3401 Intro to Sociological Research
3401 Intro to Sociological Research 3401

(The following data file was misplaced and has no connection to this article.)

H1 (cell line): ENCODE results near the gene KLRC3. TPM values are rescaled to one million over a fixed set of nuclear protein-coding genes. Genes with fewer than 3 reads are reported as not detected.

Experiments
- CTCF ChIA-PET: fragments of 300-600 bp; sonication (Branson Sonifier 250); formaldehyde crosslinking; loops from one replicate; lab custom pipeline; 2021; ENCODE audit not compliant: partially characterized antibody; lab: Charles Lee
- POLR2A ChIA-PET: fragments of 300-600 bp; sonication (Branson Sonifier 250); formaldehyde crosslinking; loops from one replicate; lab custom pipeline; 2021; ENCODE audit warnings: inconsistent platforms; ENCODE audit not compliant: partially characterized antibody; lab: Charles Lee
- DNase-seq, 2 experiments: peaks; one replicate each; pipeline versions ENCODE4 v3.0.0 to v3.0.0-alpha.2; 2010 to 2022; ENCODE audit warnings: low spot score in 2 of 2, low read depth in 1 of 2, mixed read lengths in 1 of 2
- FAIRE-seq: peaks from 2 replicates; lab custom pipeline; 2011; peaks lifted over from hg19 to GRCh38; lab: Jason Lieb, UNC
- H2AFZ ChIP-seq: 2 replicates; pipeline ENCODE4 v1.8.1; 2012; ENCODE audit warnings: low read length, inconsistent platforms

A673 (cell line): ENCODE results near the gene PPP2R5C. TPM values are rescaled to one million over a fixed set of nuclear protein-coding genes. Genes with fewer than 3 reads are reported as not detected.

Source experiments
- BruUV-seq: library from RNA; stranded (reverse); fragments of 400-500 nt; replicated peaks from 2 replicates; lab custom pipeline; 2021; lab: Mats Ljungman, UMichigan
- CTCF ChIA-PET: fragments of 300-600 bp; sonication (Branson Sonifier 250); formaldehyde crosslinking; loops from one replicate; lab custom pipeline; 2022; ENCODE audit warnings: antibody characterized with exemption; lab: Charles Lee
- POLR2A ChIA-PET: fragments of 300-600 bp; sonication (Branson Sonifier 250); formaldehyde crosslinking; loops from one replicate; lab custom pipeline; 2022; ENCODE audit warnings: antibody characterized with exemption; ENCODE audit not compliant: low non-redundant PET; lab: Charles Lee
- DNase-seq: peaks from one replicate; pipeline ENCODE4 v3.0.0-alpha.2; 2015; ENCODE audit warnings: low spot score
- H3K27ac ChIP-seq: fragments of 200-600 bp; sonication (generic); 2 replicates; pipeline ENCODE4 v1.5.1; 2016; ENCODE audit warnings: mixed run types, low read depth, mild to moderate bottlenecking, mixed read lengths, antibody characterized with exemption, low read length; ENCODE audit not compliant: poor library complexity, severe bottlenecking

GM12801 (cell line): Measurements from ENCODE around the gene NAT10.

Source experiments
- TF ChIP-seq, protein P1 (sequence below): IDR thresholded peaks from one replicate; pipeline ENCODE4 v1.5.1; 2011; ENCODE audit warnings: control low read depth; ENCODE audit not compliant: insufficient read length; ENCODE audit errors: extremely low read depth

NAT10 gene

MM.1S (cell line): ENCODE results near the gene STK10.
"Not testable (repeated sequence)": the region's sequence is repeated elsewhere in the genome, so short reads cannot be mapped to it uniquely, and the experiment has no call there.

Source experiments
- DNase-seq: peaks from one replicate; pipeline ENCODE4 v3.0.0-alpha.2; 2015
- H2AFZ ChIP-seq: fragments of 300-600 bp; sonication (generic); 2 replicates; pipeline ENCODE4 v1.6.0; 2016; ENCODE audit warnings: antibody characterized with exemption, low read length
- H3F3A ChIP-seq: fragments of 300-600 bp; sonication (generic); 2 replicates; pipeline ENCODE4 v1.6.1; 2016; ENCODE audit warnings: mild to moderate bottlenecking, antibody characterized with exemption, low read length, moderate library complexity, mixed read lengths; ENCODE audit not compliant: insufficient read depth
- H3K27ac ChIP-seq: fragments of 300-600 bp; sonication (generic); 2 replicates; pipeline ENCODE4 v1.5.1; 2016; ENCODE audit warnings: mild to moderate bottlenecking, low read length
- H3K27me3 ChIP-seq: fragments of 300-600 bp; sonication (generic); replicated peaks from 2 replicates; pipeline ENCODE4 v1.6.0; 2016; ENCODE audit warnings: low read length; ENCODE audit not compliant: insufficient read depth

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SOC3401 Introduction to Sociological Research Spring 2016 Test I Study Guide Final Human Inguiry and Science 1 Discuss firsthand and secondhand knowledge A What does each way of knowing entail There are 2 ways of knowing what you know 1St hand knowledge refers to direct experience or observation and second hand knowledge refers to resource someone told you and you agreedFor secondhand knowledge discuss both tradition and authority Traditional knowledge is inherited cultural word of mouth and knowledge through religion B Provide an example of each type of knowledge An example of firsthand knowledge would be that you went outside and saw that it was raining Therefore you have gained rsthand knowledge that it is raining outside An example of second hand knowledge would be that a doctor told you that your blood pressure was low You know your blood pressure is low through an authority C Discuss advantages and disadvantages of each 1St hand knowledge advantages probably more accurate1St hand knowledge disadvantages con rmation bias observation bias and false conclusion learn the hard way 2nd hand knowledge advantages backed up tried out safe they have more knowledge and expertise2nd hand knowledge disadvantages opinions over facts can t refute claims an expert isn t always really an expert and may be wrong 2 What is social scientific research What criteria do scientists rely on to accept the reality of things that they do not actually experience Social science is the science of people or collections of people such as groups rms societies or economics and their individual or collective behaviors Scientists accept the reality of things that they may not necessarily understand but may have special standards to do so Scienti c assertions must be logical and have empirical support 3 What does it mean to say that the end product of research is provisional The end product would be knowledge that addresses questions but not xed or absolute results only provisional truths The standard of a question may change with time so the end product is only t for the current period of time For example the human population today may be different than the human population in 10 years 4 Research involves critical thinking What are some characteristics of critical thinking Critical thinking involves judging carefully and being skeptical of every piece of information you receive This skepticism is healthy skepticism which discourages us from premature closing Critical thinking helps us understand ambiguities and nuances and encourages us to be open minded and willing to look at an issue from different perspectives Critical thinking obviously includes logical thinking Critical thinking also allows a researcher to create an examination of one s assumptions and biases take note of your assumptions and biases before starting research to help prevent them from steering your conclusions The examination of one s assumptions and biases relates to contra ideological thinking which promotes a researcher to look at what is rather what ought to be or what the researcher wants it to be A researcher must think for the public good and eliminate opinionated or assertive research Basically prevent observer and confirmation bias What does each error in inquiry entail Discuss an example of each error as well as how social scientific research protects us from making each error A Inaccurate observations Most of our observations are casual and semiconscious so our observations may be inaccurate Inaccurate observation occurs when we make conclusions based on hasty or incomplete observations As an example a young police officer once walked by a break room where a young records clerk was in tears Sitting on each side of her were the captain in charge of Internal Affairs and an IA investigator In a harsh tone of voice the captain was telling her to stop crying The officer walking by immediately thought Those jerks They could have taken her into their office before interrogating her Several years later the officer then a sergeant for whom the woman in question now worked learned that she had been extremely distraught over the breakup of her marriage and that the captain was a father figure to her who had actually been consoling her PROTECTIONS B Overgeneralization You observe one or a few samples and believe it s true for all For example you may see one woman driver crash her car so you believe all women drivers are bad drivers Social scientific research protects us from overgeneralizations through replication of experiments and by encouraging researchers to use a large sample C Selective observation Researchers look at what they want to look at and ignore all other factors Racial and ethnic stereotyping would be an example of negative selective observation The attitude that All whites are racists who seek to oppress minorities may cause the observer to see what he or she believes in the behaviors of all European Americans with who they come into contact Social scientific research prevents selective observations though having the researcher specify the number and kind of observations they make D Illogical reasoning Illogical reasoning refers to attribution errors Illogical reasoning happens when we decide that despite our past observations the future will be different For example the individual who plays the lottery loyally believing that eventually he has to win because someone always does is an example of illogical reasoning Social scienti c research protects us from illegal reasoning through having researchers use systems of logic consciously and explicitly 6 What is empiricismempirical evidence Empiricism is a theory that states that knowledge comes only or primarily from sensory experience also known as empirical evidence data or knowledge also known as experience is a collective term for the knowledge or source of knowledge acquired by means of the senses particularly by observation and experimentation 7 What does it mean to say that sociologists seek social regularities Human behavior is patterned Social norm Common sense What are some objections to this and how are these objections refuted What is a fool s experiment Is it worth conducting Why Aggregates and Social Science Nature of groups not individual per se Contra psychologistsObjections Regularities are trivial we should study theories pertaining to common sense as there is an underlying cause to everything something is not what it is just because it s common sense Contradictory casesexceptions to the rule just because there are exceptions to the rule does not mean the pattern or social norm does not hold People involved could upset the pattern same as contradictory cases Fools experiment 8 How is sociological research different than psychological research Sociology deals with how society affects a person while psychology deals with how a person affects societyThe two disciplines tend to overlap in several fields However psychology also is concerned with determining the biological explanations for behavior which gives it some scientific credibility to base conclusions other than research studies alone On the other hand sociology is mostly based on theory and research studies to draw conclusions from 9 Define and differentiate the various components of each dialectic of social research 1 Idiographic and nomothetic explanation IDEGRAPHIC There are a large number of factors causing a social problem or phenomena Ideographic explanations are unique indepth and fully understands the causes in a particular case causes may include gender race ethnicity socioeconomic status friends group experience profession background etc NOMOTHETIC Limited number of factors In these evaluations you find the variables that in uence a social phenomenon then look at the relationship between the variables and the outcome Provides a partial explanation 2 Inductive and deductive theory and research INDUCTIVE Most inductive work is qualitative The starting point is the cycle Moves from a specific observations to broader generalizations and theories Inductive reasoning is more open ended and exploratory With this method once a researcher had identified patterns and trends amongst a set of data he or she can then formulate some hypothesis to explore and finally develop some general conclusion or theories DEDUCTIVE Most deductive work is quantitative The starting point is theories in the cycle Deductive reasoning works from the more general to the specific We might begin with thinking up a theory about our topic of interest We then narrow that down into more specific hypotheses that we can test We narrow down even further when we collect observations to address the hypotheses This ultimately leads us to be able to test the hypotheses with specific data a confirmation or not of our original theories Deductive reasoning is narrower and is concerned with testing or conforming hypotheses 3 Qualitative and quantitative data QUALITATIVE In depth research wants to get the big picture Includes large number of factors and is subjective Tied to words rather than numbers Qualitative research looks for meaning and is usually more up close and personal Compared to qualitative research qualitative research has a smaller sample Qualitative research includes focus groups interviews and field research May be a participant or nonparticipant research 4 Determinism and agency DETERMINISM How much of your behaviors are developed by structural factors it is determined by external factorsAGENCY Behavior by you Agency looks at an individual rather than external factors 5 Pure and applied research PURE Knowledge for the sake of understanding itAPPLIED To put knowledge into action using knowledge to serve a social problem 10 How are the first three dialectics related to one another QUALITATIVE ideographic and inductiveQUANTITATIVE nomothetic and deductive 11 Describe the four key components of the simplified research cycle What type of research is associated with theory as a starting point What type of research is associated with observation as a starting point Theories hypotheses observations and empirical generalizationDeductive theory starts at theories and inductive theory starts at observations Paradigms Theory and Research A What are three functions of theory Prevent ukes suggest possibilities eg policy and shape and direct research efforts Prevent us from taking something for granted or being clueless about life theory is about explanation allow for change B What is a paradigm Paradigms do not equal theoriesParadigms are not about explanations and are hard to see because they are taken for granted Often new paradigms entirely replace old paradigms Each paradigm is a differently way to see human social world what drives human behavior or stages throughout history D A paradigm is a theoretical orientation referring to a problem in society Basically it is like a theory or a perspective you have taken to analyze the problem What is the positivist paradigm and how does it relate to social research Positivist paradigm has 3 theories theological GOD metaphysical law of nature and positive stages scienti c truth can be positively verified through empirical observations and the logical analysis of what was observed and assumes we are rational actors which is not always the case What is one criticism of this paradigm Rational actors objectivity Reading and Writing Social Research 12 13 14 15 16 Who and what defines what literature is relevant for a sociological study Who The researcherWhat Your research question concepts Describe what is typically found in each part of a research article in sociology ie abstract introduction literature review methods findings discussionconclusion and references Abstract Summary of the article including purpose method and findingsINTRODUCTION Introduces topic concepts and perspectives used in the article relates to the researchMETHODS Explains how data was collected for the study including how the key concepts were measures and how they collected the dataFINDINGS Reveals the results of the study very much like reporting does not give interpretations DISCUSSIONCONCLUSION Interprets findings discusses implications of the study and gives directions for future research REFERENCES List of sources cited and used for the research In sociological research articles are the parts always explicitly labeled the abstract always labeled Abstract If not what are some other terms Not always sometimes they may not have a title or they may have a title that is not relevant to the topic What is particularly important about the references section especially when thinking about writing a sociological research paper The references may help you get articles relevant to your research topic A good snowball strategy When reading a sociological research article that uses survey methods what are some important questions to ask What about an article that uses field research methods SURVEY Were the questions open or closed ended How were they answered Were they exhaustiveexclusiveAre the questions clear Could respondents understand them well Is social desirability a problem How would you answer the surveyIs this a primary or secondary data analysisFIELD RESEARCH What theoretical paradigm informs the researcherWhat are the main variables in the study and how are they defined and measuredHow has the researcher affected the interpretation of what has been observed The Literature Review Laboratorv Session with Librarian wow What is a literature review Why do you conduct a literature review What can do it for you A body of text that aims to review the critical points of current knowledge andor methodologies about a topic Footprints to understand the development of topics and theories HINT It s not a simple summary of the research you find Rather a critical re ection of how it impacts the research you want to do What is peerreview What does it mean to say that an article is peerreviewedrefereed How should literature reviews be structured How should they not be structured What does a proper ASA bibliographic entry look like Research Design 17 Explain four purposes of research What is your goal when conducting each type of 18 research EXPLORATION what Researcher examines an interest or a new topic NEW TERRAIN Satisfy curiosity and gain understanding TESTING THE FEASIBILITY TO CONDUCT A MORE EXTENSIVE RESEARCHmostly QUALITATIVE INDUCTIVEDESCRIPTION What when and how Describes what is happening in a speci c geographic region ex US Census Bureau What s going on in the field QUALITATIVE QUANTITATIVEEXPLANATION Seeking cause and explaining the relationship between the cause and outcome deductive tests hypotheses and connects hypotheses with the dataEVALUATION Answers does it work Evaluates thins with weakness and strength Applied research Measures the effectiveness of a program product or policy What are the key components of the research process See owchart 1 What does each step entail Is the research process linear and unidirectional INTEREST IDEA THEORY CONCEPUTALIZATIOIN CHOICE OF RESEARCH METHOD POPULATION AND SAMPLING OPERATIONALIZATION OBSERVATIONS DATA PROCESSING ANALYSIS AND APPLICATION VIEW FLOWCHART FOR STEP DESCRIPTION interest many sources Ideas Hypotheses The ow chart is not linear or unidirectional A What is theory Where do researchers turn to understand theories about their topics Theory is an explanation it is what it is not what it ought to be Theory is not a paradigm Source What is a variable What are attributes A logical set of attributes such as the variable sex is made up of the attributes male and female Attributes are a characteristic of a person or a thing What is an independent variable Dependent variable INDEPENDENT Is presumed to cause or determine a dependent variable a variable with values that are not problematical in an analysis bur are taken as simply given DEPENDENT A variable assumed to depend on or be caused by another called the independent variable 0 What does it mean that two variables are positively negatively or not correlated POSITIVE CORRELATION When one variable goes up the other does as well Example Increase in education is positively correlated to higher incomeNEGATIVE CORRELATION When one variable goes up the other goes down Example As the amount of hair treatment increases the health of hair decreasesNO CORRELATION Two variables are in no way related to each other Example An increase in skin lotion will not make a difference if one is doing better or worse during an exam 0 What is a hypothesis A null hypothesis Do we ever prove a hypothesis HYPOTHESES A proposed and testable explanation between two or more variables that predicts an outcome or may explain a phenomenonNULL HYPOTHESIS A hypothesis that states that there is no correlation between two or more variables We cannot prove a hypothesis because results are provisional 0 What is the difference between conceptualization and operationalization CONCEPTUALIZATION Meanings and de nitions the mental process whereby fuzzy and imprecise notions concepts are made more specific and precise taking a broad idea and making it smaller or Conceptualization creating a definition for somethingOPERATIONALIZATION Measurement issues the process of strictly de ning variables into measurable factors the process defines fuzzy concepts and allows then to be measured empirically and quantitatively Specified the exact operations involved in measuring a variable determining how you will measure your concept 0 What are the key research methods that sociologists use QUANTITATIVE Experiments and closeended surveysQUALITATIVE openended interviews and ethnographic field research secondary data analysis 0 How do researchers select a research method What is triangulation Researchers select a research method through methodological triangulation Methodological triangulation is the use of two or more research methods in a single piece of research to check the reliability and validity of research evidence 0 What is a population A sample POPULATION Who we are trying to generalizeSAMPLE Individuals or objects from the sample who we are going to study 0 What are the key things that should be discussed at the end of a research report Interpretation of findings analysis future research instructions limitations theoreticalsocialpolicy implications critiques and drawbacks 19 What are the key components of conducting a survey See owchart 2 Sampling 20 What is sampling What is the typical goal of sampling particularly for quantitative survey research Sampling is who or what you are studying from the population The goal of sampling is to be representative of the population and find an empirical generalizability of findings make a general statement about the population 21 Why is sampling necessary Why is it important Sampling is important because it determines what conclusion we will draw and it includes a vast diversity variation in opinions and demographics 22 What is the main difference between probability and nonprobability sampling techniques Probability sampling A sampling technique that involves EPSEM equal probability of selection method Informed by probability theory more likely to get a representative sample than nonprobability samplingNonprobability sampling Not informed by probability theory and does not involve EPSEM EPSEM Everyone has an equal chance of getting selected for a sample 23 Can sampling strategies be used for any unit of analysis No 24 What is an element A population A sample ELEMENT A unit of which a population is comprisedPOPULATION Total group of subjects for whowhat you want to understand who we are trying to generalizeSAMPLE Whowhat you re actually are studying 25 What is the difference between a respondent participant subject and informant Respondents amp Participants are in surveysSubjects are part of experiments INFORMANT A respondent with a good amount of knowledge on our research question example You are conducting a research on hormones an your respondent is an endocrinologistRESPONDENT Any individual who responds to a surveyPARTICIPANT Anyone who took part in somethingSUBJECT The object typically an individual or group observed in an experiment or social scene NonProbability Sampling Techniques 26 Describe the logic of each of the following sampling techniques along with their advantages and disadvantages A Convenience sampling CONVIENCE SAMPLING Accidental or haphazard sampling selection based on convenience anything goes Examples surveys at the mall or online surveys Convenience sampling is not random sampling in sociology random means something very specificDISADVANTAGES Lost generalizability because the sample is not very speci c and doesn t necessarily capture diversity we re not using EPSEM you can only capture diversity by luckADVANTATGES It s convenient and easy it is good to use as a pretesting instrument B Quota sampling Selects a sample based on the basis of prespecified characteristics Matrix You must identify cells and percentage quota frames Selecting a sample that has the same distributions of characteristics as the populationDISADVANTAGES You need to know what each cell looks like you don t have a list to refer to and there is no guarantee that each cell is representativeADVANTAGES C Snowball sampling Sampling based on networks Example You sampled on person about political views and they refer you to sample their friend who is very involved in political groups Chain referral SNOWBALL EFFECT a snowball picks up more and more snow as it rolls downADVANTAGES Useful when looking for a difficult to locate subject like left handed people DISADVANTAGE They might all have the same ideas and there may be no diversity homophily birds of a feather flock together D Purposive sampling Used widely by qualitative and small studies Selects a sample based on the knowledge of a population its elements and the purpose of a study Makes you think about the goal of your studyADVANTAGES Good for finding informative cases difficult to reach populations and is useful for deviant cases not politically orientedDISADVANTAGES 27 What are deviant cases Cases that are out of the social norm and not politically oriented Contradicts your data analysis 28 Are convenience samples random in a statistical sense Explain No in the social world random means something unplanned but in a statistical sense it means something very specific Participants should have specific characteristics 29 What is homophily What sampling technique is it related to and how 30 When should a researcher use nonprobability sampling techniques Discuss how researchers should approach these types of sampling techniques Nonprobability sampling is a sampling technique where the samples are gathered in a process that does give all the individuals in the population equal chances of being selected Should be used when bounded by time money and workforce Researchers can disclose the method in their research We can check the demographics of individuals in a research Probability Sampling Techniques 31 What is sampling biasbiased sample Sampling bias means that those selected are not typical or representative of the larger population they re been chosen from This 32 33 34 35 36 kind of bias does not have to be intentional In fact it s virtually inevitable when you pick people by the seat of your pants Discuss homogeneity variation in the population and sample size particularly in terms of how they potentially impact sampling bias In sample bias if all samples were homogeneous any single case would suffice as a sample to study characteristics of the whole population because the human beings who compose any real population are quite heterogeneous varying in many waysa sample of convenience is easy but not representative and selecting and observing those people who are most readily at hand is the simplest method perhaps but it s unlikely to provide a sample that accurately re ects the population When dealing with sample bias you must select a sample that represents the population for example a researcher that wants to study university students outside a library would not obtain a good representative sample due to the fact that the researcher could be biased and pass on people they have or see as unapproachable What is representativeness The quality of a sample having the same distribution of characteristics as the population from which it was selected It is enhanced by probability sampling and provides for generalizability and the use of inferential statistics A Does representativeness refer to all characteristics of the population Note that samples need not be representative in all aspects representativeness concerns only those characteristics that are relevant to the substantive interests of the study However you may not know in advance which characteristics are relevant Do researchers ever get a perfectly representative sample Representative samples even carefully selected EPSEM samples SELDOM if ever perfectly represent the populations from which they are drawn What is EPSEM Clearly explain the logic of EPSEM Why is it important EPSEM equal probability of selection method is a sample design in which each member of a population has the same chance of being selected into the sample It is important because a basic principle of probability sampling is that a sample will be representative of the population from which it is selected if all members of the population have an equal chance of being selected in the sample What is a sampling frame Is it always complete or accurate What is coverage error A sampling frame is the list or quasi list of elements from which a probability sample is selected For example if a sample of students is selected from a student roster the roster is the sampling frame A sampling frame is not always complete or accurate A coverage error is an error that results from differences between the sampling frame and the target population can involve inclusion and exclusion What is nonresponse error What is sampling error due to sampling variability A non response error occurs when sampling units selected for a sample are not interviewed Sample units typically do not respond because they are unable 10 unavailable or unwilling to do so For example in a webbased survey the link may be incompatible with a respondent s 37 Describe the logic of each of the following probability sampling techniques along with their advantages and disadvantages A Simple random sampling Simple Random Sampling is a basic sampling method assumed in the statistical computations of social research It is a type of probability sampling in which the units composing a population are assigned numbers A set of random numbers is then generated and the units having those numbers are included in the sampleADVANTAGES If a sampling frame is in a machinereadable drive a simple random sample can be selected automatically by computer if the computer program numbers the elements in the sampling frame generates its own series of random numbers and prints out the list of elements selectedDISADVANTAGES It is randomly used in practice It is not usually the most efficient method and it can be laborious if done manually typically it requires a list of elements and when available researchers usually employ systematic sampling instead B Systematic sampling with random start Is a type of probability sampling in which every kth unit in a list is selected in the samplefor example every 25th student in the college directory for example you would begin by selecting a random number between one and ten the element having that number is included in the sample plus every tenth element following it also known as a SYSTEMATIC SAMPLE WITH A RANDOM STARTSAMPLING INTERVAL is the standard distance between elements selected in the sample ten in the preceding sampleSAMPLING RATIO is the proportion of elements in the population that are selected such as 110 in the sample In the case of systematic sampling empirically the results are virtually identical to that of simple random samplingDISADVANTAGES The arrangement of elements in the list can make systematic sampling unwise such as arrangement is called PERIODICITY and if the list of elements is arranged in a cyclical pattern that coincides with the sampling interval a grossly biased sample can be drawn Basically if you arrange the sample in a particular order such as military rank you can bias the sample when you select every 10th person who might be all the same rank and not representative of the population C Stratified sampling It is a modification of simple random sampling and systematic sampling with random startis a method for obtaining a greater degree of representativeness by decreasing the probable sampling error this is done by grouping the units composing a population into homogeneous groups or strata before sampling and can be used in conjunction with simple random systematic or cluster sampling and improves the 11 representativeness of a sample at least in terms of the variables used for strati cation Strati cation is based on the fact of a homogeneous population produces a smaller sampling errors than does a heterogeneous population if the population is spit 5050 on the statement then the sampling error will be much greater second factor in sampling theoryADVANTAGES Ensures the proper representation of the strati cation variables this in turn enhances the representation of other variables related to them and is more likely than a simple random sample to be more representative on several variables Multistage cluster sampling May be used when it s either impossible or impractical to compile an exhaustive list of the elements composing the target population such as all church members in the United StatesCLUSTER SAMPLING is a multistage sampling in which natural groups cluster are sampled initially with the members of each selected group being subsampled afterward For example you might select a sample of US college and universities from a directory get lists of the students at all the selected schools then draw samples of students from eachit makes possible those studies that would otherwise be impossible 38 What is a sampling interval With which probability sampling technique is it associated 39 What is periodicity Is it methodological desirable What is implicit stratification Is it methodological desirable What sampling techniques are they related to and how History of Human Subjects Protection 40 What happened in each of these studies Brie y describe A Nazi Germany research Nazi Germany WWIIJoseph Mangle tried to experiment on Jewish individuals to make the perfect race the study of Eugenics Tuskegee syphilis study 19321972 African American general population poor indigent sharecroppers in Alabama were enrolled in study for bad blood but it was under false pretenses Around 1947 Penicillin as not given to the test subjects these participants infected their spouses Milgram s studies of obedience to authority 1960s Obedience lm It shows a aw in human nature Humphrey s tearoom trade study 1970s This study was done in a San Francisco bath house It was to observe men who engaged in sexual acts when out of the public eye Zimbardo s psychology of prison study at Stanford This study was conducted in the basement at Stanford University students assumed the role of prison guards and prisoners The study took a turn when the students started to act 12 like what they were portraying Students who were prisoners asked to be let out of the make shift cells which made the researchers end the study 41 What is the significance of the National Research Act 1974 It created the National Commission for the Protection of Human Subjects or Biomedical and Behavioral Research The commission was charged with the task of determining the fundamental ethical principles that should guide research on human subjects The commission subsequently published The Belmont Report which elaborated on three key principles 1 RESPECT FOR PERSONS Participation must be completely voluntary and based on full understanding of what is involved special caution must be taken to protect minors and those lacking complete autonomy eg prisoners 2 BENEFICENCE Subjects must not be harmed by the research and should benefit from it 3 JUSTICE The burdens and benefits of research should be shared fairly within the society The National Research Act also established a requirement for Institutional Review Boards IRBs through which universities would monitor compliance with ethical standards in research involving human subjects Conducting Ethical Research 42 What is the Belmont Report 1979 What are its three basic ethical principles Identify specific Violations of Belmont Report principles in each of the five historical cases WWII research Tuskegee etc 1 Discuss each principle Respect for persons Treat them like autonomous agents and person with diminished autonomy are entitled to special protection eg special populations For example Children who are not mature enough Elderly the incarcerated 2 Beneficence Do no harm Hippocratic maxim types of harm Maximize possible benefits and minimize possible harms 3 Justice Fairness in the distribution of both benefits and burdens of research who ought to receive the benefits of research and bear its burden Injustice occurs when some benefit to which a person is entitled is denied without good reason or when some burden is imposed unduly 43 A Principle 1 What does respect for persons entail I Define autonomous agents I What are some examples of individuals with diminished autonomy B Principle 2 What does beneficence entail I Discuss the Hippocratic maxim Do no harm What type of harm can human subjects experience Discuss different types of harm and describe examples of each C Principle 3 What does the principle of justice entail I Discuss the benefits and burdens of research and when injustice occurs 13 44 45 46 47 48 49 50 I Who has historically bore the burden of research Who has traditionally benefited from research Discuss What is informed consent What are the three components of informed consent What are Institutional Review Boards IRB s What is CITI What role do these play for institutional researchers To what professional and ethical code are sociologists bound What is the difference between anonymity and confidentiality Ethical research involves balance What is being balanced Explain Ultimately who bears the burden of conducting ethical researcher and protecting human subjects eg researchers IRBs subjects Do ethics issues only affect the data collection phase Are there ethical concerns in data analysis and reporting Nomothetic Explanation and Time Issues in Research 51 52 53 54 Describe the three criteria for establishing nomothetic causality 1 The variable must be correlated it must be based on social research assertions on actual observations rather than assumptions2 The cause takes place before the effect 3 The variables are nonspurious the effect cannot be explained in terms of some third variable for example when social researchers say there is a casual relationship between say education and racial tolerance they mean 1 there is a statistical correlation between the two variables 2 a person s educational level occurred before their current level of tolerance or prejudice and 3 there is no third variable that can explain away the observed correlation as spurious Describe the three false criteria for nomothetic causality When they say that one variable causes another they do not necessarily mean to suggest complete causation to account for exceptional cases or to claim that the causation exist in a majority of casesCOMPLETE CAUSATION A nomothetic explanation is probabilistic and usually incompleteEXCEPTIONAL CASES Nomothetic explanations do not disapprove a causal relationship for example women are more religious than men in the US however gender may be a cause of religiosity those exceptional cases do not disprove the overall causal patternMAJORTIY OF CASES Causal relationships can be true even if they do not apply in a majority of casesfor example children who are not supervised after school are more likely to become delinquent than are those who are supervised when actually lack of supervision is a cause of delinquencyaccording to social researchers can be seen more clearly in terms of necessary and sufficient causes How are crosssectional designs different from longitudinal designs Crosssectional designs are based on OBSERVATIONS representing a single point in time while longitudinal designs are a study involving data collected at DIFFERENT POINTS IN TIME In a crosssectional study how is one time defined It is defined as dealing with one timeframe a snapshot l4 55 Describe the logic of panel studies trend studies and cohort studies What is a cohort The panel study examines the same set of people each time for example we could interview the same sample of voters every month during an election campaign asking for whom they intended to vote Through such a study would allow us to analyze overall trends in voter preferences for different candidates It would also show the precise patterns of persistence and change in intentionsTrend study is a type of longitudinal study in which a given characteristic of some population is monitored over timecohort studya study in which some specific subpopulation or cohort is studied over time although data may be collected from different members in each set of observations COHORT is an age group such as people born during the 1950s but it can also be some other time grouping 56 What is panel attrition What is panel conditioning When and why are these concerns for researchers PANEL ATTRITION Subject dropping out of a studyPANEL CONDTIONING 57 What is a unit of analysis The unit of analysis is the what or whom being studied and in social science research the most typical units of analysis are individual people 58 Why is it important to clearly identify a study s unit of analysis What is the ecological fallacy It is potential to draw invalid conclusions categorizing possible units of analysis may make the concept seem more complicated than it needs to be what you call a given unit of analysis a group a formal organization or a social artifact is irrelevant The key is to be clear about what your unit of analysis is you run the risk of drawing invalid conclusions because your assertions about one unit of analysis are actually based on the examination of another In this context ecological refers to groups or sets or systems something larger than individuals the ecological fallacy is the assumption that something learned about an ecological unit says something about the individuals making up that unit social researchers very often have little choice but to address a particular research question through an ecological analysis 15